Tuesday, May 19, 2009

The hidden opinions of Harriet Beecher Stowe

A kind of dialog has evolved between Julie Davies of Forgotten Classics and myself. As Julie is reading Uncle Tom's Cabin on her show, we are exchanging thoughts on the issue of racism in this famous novel.

Until chapter 16 both Julie and myself have been struck by sentences that were sticking out of the text that made generalist remarks about blacks and that were quite demeaning. Julie has sort of taken on the position that Stowe, as a woman of her time, could not help herself from thinking along the lines of theories on racial traits and was not intentionally racist. In my previous review I have opposed this idea on account that these generalities neither fit in the story nor in the message of Uncle Tom and therefore take on a nagging racist motif.

Chapter 16 however, decidedly makes this much more complicated. Stowe lets loose a monologue by Marie St. Clare that expresses all the racism you could accuse her of and while this goes on it is so clear the writer makes a mockery of the speaker. In case this had escaped you, she closes off the chapter with explicitly stating her opinion. She positions herself, not just against slavery, but also explicitly against racism. This makes a strong point for Julie's view on the matter that the book is not racist. It makes however the ideas on racial traits rather problematic and especially Stowe's opinion on the issue remains hidden.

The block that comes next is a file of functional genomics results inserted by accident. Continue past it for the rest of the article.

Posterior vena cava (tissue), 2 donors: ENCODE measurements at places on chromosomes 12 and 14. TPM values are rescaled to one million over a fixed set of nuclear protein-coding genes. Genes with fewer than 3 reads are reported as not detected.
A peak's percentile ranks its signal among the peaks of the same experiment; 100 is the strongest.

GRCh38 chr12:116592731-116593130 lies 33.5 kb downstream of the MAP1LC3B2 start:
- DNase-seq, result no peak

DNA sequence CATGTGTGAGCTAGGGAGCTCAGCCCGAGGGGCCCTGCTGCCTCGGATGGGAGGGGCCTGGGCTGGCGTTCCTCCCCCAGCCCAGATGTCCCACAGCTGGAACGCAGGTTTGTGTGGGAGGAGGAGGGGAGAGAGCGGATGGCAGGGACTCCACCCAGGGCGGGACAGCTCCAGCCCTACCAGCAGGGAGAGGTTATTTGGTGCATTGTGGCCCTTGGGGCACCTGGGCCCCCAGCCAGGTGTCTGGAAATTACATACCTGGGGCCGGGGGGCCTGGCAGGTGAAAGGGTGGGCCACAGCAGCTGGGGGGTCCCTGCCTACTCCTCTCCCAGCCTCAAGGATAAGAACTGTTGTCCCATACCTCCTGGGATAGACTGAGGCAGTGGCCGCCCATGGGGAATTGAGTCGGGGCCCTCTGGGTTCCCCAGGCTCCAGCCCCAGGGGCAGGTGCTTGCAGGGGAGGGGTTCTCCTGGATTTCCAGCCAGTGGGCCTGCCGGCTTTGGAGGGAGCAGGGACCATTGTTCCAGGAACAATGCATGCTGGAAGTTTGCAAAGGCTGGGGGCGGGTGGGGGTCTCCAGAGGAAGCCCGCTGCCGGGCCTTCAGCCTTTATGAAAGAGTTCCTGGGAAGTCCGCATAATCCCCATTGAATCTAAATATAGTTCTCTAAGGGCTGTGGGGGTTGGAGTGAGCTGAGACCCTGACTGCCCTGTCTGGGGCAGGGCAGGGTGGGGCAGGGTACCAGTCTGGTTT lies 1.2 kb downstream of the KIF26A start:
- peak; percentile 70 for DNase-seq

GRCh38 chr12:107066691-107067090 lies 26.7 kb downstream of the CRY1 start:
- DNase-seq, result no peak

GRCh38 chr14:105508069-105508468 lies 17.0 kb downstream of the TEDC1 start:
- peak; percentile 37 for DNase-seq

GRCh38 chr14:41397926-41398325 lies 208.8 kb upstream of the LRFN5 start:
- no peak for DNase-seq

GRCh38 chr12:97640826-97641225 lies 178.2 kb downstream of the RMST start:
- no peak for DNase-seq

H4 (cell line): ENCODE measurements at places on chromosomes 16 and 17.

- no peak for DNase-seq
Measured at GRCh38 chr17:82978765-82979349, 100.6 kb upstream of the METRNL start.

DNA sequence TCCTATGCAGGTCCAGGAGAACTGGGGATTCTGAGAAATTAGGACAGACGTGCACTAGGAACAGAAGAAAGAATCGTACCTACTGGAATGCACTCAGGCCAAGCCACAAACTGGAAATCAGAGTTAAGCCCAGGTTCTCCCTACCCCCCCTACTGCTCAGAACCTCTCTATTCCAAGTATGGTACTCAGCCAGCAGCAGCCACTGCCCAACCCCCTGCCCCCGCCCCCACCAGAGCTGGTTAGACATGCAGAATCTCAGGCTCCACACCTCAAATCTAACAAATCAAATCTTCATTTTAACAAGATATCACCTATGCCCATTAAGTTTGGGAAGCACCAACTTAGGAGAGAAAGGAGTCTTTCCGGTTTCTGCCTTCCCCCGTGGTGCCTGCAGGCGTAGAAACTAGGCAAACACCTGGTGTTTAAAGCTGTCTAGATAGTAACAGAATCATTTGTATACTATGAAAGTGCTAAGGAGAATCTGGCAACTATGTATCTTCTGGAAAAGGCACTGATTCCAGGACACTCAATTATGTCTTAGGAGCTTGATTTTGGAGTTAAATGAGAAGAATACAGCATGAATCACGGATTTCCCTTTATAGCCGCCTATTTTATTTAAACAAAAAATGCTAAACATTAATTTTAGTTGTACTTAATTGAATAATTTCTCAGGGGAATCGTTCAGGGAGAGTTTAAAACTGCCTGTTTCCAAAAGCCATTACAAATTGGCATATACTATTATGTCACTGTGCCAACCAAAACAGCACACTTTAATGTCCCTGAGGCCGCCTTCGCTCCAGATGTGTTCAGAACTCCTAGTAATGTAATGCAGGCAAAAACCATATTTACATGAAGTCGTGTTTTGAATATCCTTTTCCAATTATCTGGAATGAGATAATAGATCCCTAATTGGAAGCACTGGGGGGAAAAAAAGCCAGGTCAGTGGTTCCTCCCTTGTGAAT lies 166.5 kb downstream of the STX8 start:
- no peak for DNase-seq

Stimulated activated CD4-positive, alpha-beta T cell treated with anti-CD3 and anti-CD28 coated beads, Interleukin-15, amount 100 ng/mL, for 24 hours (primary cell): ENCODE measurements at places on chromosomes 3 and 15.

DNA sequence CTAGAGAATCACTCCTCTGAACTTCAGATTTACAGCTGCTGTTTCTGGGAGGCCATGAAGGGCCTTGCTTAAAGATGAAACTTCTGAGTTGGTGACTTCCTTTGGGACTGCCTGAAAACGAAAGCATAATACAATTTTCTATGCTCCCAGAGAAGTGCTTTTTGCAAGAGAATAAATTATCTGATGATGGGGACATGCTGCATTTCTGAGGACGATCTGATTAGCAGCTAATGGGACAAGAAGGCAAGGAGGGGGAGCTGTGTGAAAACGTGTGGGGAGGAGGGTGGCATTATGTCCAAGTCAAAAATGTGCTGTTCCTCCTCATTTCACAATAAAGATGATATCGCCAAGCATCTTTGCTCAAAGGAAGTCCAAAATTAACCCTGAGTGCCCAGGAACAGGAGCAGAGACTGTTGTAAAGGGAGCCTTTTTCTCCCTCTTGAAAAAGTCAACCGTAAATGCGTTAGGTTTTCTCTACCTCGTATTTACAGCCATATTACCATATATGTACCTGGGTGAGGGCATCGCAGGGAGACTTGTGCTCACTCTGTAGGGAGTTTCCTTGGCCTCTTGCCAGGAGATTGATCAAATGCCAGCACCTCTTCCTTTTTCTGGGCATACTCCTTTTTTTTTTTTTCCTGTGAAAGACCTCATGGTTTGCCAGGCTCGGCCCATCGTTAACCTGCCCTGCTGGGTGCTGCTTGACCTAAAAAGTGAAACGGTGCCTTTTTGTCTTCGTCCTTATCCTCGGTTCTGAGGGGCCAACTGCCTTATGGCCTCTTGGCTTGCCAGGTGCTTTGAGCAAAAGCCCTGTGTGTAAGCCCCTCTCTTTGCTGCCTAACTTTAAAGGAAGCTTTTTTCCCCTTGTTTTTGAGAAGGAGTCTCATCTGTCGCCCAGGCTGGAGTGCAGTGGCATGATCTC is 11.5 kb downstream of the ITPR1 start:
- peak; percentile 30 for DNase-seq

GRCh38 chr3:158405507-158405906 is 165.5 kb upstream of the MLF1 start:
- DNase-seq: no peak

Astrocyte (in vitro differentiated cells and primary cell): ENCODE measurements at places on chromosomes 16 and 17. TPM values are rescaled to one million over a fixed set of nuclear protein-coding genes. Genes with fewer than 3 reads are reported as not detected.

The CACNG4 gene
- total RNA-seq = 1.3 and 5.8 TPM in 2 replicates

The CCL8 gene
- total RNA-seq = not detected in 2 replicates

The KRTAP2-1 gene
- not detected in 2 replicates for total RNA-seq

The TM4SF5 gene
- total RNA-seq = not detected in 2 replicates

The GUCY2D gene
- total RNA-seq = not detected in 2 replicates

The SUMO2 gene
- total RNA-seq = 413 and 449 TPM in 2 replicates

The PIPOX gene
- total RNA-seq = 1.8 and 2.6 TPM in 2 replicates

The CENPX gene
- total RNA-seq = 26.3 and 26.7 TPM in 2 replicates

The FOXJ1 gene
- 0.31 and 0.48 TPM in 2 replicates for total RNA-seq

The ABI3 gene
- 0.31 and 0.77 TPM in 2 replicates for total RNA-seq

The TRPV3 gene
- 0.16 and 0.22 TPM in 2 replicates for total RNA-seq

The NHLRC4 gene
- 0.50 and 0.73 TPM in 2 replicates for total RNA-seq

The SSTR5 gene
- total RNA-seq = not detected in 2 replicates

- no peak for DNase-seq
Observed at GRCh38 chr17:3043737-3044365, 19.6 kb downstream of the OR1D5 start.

Together with great drama and sophisticated character positioning (with Marie, Ophelia and St. Clare) Stowe's novel takes us in and on the subject of race and equality she forces us to think. Even if her own answers are not so clear. Julie's choice to pick this book for her show turns out to be a fantastic one.

Picture: Title-page illustration by Hammatt Billings (wikimedia commons)

More Forgotten Classics:
The racism of Uncle Tom's Cabin,
Uncle Tom's Cabin revisited,
Cooking with Forgotten Classics,
Forgotten Classics - podcast review.

No comments: